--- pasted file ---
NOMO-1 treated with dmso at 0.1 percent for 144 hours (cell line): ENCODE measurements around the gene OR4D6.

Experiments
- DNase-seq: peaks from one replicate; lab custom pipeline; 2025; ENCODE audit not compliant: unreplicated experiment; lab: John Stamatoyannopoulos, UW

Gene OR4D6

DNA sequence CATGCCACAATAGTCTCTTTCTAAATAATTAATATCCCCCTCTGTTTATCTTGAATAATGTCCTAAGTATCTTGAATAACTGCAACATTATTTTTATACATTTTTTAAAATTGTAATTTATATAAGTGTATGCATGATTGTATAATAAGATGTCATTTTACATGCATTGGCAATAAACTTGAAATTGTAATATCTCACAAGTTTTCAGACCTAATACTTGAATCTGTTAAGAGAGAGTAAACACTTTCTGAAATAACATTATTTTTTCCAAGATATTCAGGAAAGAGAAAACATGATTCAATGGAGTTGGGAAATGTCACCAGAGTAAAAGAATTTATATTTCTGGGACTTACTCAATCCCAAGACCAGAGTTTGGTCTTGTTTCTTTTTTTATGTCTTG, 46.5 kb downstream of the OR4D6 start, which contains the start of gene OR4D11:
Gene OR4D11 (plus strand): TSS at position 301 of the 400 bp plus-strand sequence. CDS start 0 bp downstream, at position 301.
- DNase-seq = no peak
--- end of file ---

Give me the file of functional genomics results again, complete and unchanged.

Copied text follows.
NOMO-1 treated with dmso at 0.1 percent for 144 hours (cell line): ENCODE measurements around the gene OR4D6.

Experiments
- DNase-seq: peaks from one replicate; lab custom pipeline; 2025; ENCODE audit not compliant: unreplicated experiment; lab: John Stamatoyannopoulos, UW

Gene OR4D6

DNA sequence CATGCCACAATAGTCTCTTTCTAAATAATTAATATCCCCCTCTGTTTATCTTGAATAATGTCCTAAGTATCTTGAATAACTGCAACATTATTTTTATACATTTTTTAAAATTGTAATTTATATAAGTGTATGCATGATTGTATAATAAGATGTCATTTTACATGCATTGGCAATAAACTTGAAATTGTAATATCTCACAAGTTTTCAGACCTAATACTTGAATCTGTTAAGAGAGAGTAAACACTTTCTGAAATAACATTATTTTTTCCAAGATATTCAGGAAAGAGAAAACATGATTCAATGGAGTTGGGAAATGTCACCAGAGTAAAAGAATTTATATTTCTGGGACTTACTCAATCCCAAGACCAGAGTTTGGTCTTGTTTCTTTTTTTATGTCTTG, 46.5 kb downstream of the OR4D6 start, which contains the start of gene OR4D11:
Gene OR4D11 (plus strand): TSS at position 301 of the 400 bp plus-strand sequence. CDS start 0 bp downstream, at position 301.
- DNase-seq = no peak